The Interpol Incident Response Team (IRT) deployed after the crash of an Ethiopian Airlines Boeing 737 MAX in March has finished assisting with positive identification of all victims.
Ethiopian Airlines flight ET302 from Addis Ababa bound for Nairobi crashed near Bishoftu, killing all passengers and crew members from 35 countries.
At the request of Ethiopian authorities, Interpol sent an IRT to assist with the operation two days after the crash. The team co-ordinated the international police disaster victim identification (DVI) response and ante-mortem data from member countries.
The IRT ensured identification efforts were conducted in accordance with international DVI standards and assisted with fingerprint and DNA samples. The Interpol special representative office at the African Union in Addis Ababa assisted with co-ordination and support.
Using its national central bureau global network, the international police agency centralised collection of DNA material from victims’ families to aid identification. The DNA samples were analysed by a specialist laboratory.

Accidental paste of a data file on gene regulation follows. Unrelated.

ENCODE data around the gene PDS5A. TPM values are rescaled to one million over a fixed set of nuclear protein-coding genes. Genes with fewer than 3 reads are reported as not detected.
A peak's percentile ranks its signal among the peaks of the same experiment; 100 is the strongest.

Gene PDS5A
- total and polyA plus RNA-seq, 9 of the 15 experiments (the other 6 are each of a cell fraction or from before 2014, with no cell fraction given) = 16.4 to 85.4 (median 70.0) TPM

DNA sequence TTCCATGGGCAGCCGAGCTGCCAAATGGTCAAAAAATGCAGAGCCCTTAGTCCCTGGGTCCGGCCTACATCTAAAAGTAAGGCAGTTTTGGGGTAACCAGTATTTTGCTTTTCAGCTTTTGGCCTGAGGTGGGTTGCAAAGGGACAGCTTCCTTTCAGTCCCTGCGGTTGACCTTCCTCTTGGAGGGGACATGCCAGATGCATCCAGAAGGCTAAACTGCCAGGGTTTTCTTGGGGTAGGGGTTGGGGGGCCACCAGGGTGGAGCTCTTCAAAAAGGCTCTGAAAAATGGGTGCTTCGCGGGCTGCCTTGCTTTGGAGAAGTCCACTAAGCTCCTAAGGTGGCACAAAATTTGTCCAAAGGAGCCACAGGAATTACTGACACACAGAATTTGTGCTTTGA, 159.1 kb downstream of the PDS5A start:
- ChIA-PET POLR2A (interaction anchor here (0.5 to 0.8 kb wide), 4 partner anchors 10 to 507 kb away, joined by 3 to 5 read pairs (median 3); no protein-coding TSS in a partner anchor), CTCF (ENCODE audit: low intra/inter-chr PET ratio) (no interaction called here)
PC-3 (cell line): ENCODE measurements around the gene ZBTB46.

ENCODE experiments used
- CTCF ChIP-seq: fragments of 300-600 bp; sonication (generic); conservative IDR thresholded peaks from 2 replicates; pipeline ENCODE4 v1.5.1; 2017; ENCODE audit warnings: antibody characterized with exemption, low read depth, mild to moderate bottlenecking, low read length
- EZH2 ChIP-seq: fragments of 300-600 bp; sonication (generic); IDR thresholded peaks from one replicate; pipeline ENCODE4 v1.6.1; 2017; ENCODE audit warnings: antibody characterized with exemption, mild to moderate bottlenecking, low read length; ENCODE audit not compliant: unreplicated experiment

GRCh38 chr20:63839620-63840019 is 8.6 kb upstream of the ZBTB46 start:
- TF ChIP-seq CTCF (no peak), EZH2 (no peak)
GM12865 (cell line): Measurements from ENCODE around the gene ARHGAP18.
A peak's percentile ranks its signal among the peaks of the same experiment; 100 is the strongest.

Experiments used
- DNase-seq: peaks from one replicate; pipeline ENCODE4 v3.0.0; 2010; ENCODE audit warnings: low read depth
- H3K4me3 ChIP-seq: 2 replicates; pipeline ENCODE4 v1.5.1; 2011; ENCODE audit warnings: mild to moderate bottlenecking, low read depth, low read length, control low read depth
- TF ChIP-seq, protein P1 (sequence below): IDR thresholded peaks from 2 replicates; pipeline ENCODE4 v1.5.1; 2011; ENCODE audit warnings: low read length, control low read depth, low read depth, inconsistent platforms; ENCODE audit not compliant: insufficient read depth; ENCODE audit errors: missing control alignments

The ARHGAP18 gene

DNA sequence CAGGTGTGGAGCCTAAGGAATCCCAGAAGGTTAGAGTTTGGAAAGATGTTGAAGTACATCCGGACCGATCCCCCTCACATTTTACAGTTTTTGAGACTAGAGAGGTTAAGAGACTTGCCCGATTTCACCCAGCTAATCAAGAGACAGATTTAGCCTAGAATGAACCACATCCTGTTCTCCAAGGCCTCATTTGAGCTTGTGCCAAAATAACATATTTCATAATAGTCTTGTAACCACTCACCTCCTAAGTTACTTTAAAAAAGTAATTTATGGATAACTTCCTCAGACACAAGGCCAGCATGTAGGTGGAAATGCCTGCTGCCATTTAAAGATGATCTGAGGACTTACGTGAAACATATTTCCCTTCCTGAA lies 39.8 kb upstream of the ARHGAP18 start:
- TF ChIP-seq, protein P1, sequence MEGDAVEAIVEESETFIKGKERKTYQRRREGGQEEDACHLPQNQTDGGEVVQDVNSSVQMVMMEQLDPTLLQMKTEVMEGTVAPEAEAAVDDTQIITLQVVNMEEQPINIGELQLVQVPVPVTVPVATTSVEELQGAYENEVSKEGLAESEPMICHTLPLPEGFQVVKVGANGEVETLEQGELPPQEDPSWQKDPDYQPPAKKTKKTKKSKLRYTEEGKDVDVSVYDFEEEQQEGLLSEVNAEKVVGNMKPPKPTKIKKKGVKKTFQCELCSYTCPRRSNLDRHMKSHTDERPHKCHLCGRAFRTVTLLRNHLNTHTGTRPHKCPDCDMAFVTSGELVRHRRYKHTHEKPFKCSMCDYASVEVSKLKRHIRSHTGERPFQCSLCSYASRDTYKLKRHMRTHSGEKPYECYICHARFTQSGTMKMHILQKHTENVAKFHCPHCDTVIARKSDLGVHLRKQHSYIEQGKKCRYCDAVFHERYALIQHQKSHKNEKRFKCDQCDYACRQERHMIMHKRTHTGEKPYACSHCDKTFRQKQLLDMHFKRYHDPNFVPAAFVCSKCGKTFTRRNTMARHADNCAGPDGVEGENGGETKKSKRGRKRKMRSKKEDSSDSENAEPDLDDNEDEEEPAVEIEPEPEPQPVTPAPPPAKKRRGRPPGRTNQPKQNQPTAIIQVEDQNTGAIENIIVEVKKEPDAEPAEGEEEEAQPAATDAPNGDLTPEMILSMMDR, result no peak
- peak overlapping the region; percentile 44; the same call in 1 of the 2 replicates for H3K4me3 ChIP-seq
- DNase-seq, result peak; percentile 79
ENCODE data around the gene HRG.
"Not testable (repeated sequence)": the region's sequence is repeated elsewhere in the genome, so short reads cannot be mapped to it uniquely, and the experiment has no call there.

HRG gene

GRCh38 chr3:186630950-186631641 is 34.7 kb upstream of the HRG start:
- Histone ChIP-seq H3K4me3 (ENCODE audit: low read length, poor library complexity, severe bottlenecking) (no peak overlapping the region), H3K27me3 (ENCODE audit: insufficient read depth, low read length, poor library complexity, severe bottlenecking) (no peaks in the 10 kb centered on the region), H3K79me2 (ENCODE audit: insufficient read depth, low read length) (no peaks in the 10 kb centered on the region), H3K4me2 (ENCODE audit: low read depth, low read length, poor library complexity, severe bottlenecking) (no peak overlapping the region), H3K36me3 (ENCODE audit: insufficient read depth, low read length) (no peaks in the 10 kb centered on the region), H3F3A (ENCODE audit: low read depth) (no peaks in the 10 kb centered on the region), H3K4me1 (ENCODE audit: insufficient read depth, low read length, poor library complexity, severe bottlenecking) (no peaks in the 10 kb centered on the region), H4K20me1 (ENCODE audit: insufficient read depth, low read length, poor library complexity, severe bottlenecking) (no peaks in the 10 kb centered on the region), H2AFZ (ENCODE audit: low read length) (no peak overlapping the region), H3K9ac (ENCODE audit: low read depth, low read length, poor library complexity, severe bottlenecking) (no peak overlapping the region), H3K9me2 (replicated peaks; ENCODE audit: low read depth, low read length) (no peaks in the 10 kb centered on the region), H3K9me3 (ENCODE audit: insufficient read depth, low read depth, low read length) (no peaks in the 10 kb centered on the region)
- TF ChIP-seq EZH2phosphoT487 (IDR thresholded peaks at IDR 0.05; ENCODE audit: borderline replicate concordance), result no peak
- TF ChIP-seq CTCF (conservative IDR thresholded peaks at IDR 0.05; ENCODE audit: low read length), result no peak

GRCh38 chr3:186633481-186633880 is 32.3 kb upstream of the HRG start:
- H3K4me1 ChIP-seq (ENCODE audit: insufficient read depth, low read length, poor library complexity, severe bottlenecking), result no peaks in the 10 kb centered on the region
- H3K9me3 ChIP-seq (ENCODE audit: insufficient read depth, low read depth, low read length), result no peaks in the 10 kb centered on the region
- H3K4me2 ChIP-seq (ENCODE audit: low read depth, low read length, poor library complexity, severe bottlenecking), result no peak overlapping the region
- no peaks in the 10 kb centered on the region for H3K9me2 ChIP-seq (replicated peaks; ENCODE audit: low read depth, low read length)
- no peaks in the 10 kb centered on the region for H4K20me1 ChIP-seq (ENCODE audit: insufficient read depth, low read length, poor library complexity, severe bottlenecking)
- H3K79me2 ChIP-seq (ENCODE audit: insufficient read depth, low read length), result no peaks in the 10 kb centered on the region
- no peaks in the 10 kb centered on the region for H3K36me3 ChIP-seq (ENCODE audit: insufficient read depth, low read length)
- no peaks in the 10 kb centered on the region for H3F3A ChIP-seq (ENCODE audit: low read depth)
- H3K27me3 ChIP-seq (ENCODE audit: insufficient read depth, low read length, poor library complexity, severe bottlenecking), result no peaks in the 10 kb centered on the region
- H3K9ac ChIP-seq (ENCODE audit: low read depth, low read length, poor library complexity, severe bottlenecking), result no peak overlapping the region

Almost a hundred DVI experts from 14 countries in Africa, the Americas and Europe supported the IRT’s work during the mission.
Six months after the aircraft crash, all victims have been positively identified.
Working with Interpol member countries and expertise from the US Federal Bureau of Investigation (FBI) resulted in 48 positive identifications by fingerprints.
“In the wake of a tragedy such as this, accurate victim identification is massively important to families suffering loss,” Interpol Secretary General Jürgen Stock said.
“International co-operation and co-ordination is vital and this is where Interpol’s DVI experience provides value to member countries faced with a major disaster.”
To date this year Interpol has deployed five IRTs assisting investigative efforts following terrorist attacks at sites in Sri Lanka in April and a hotel complex in Kenya in January.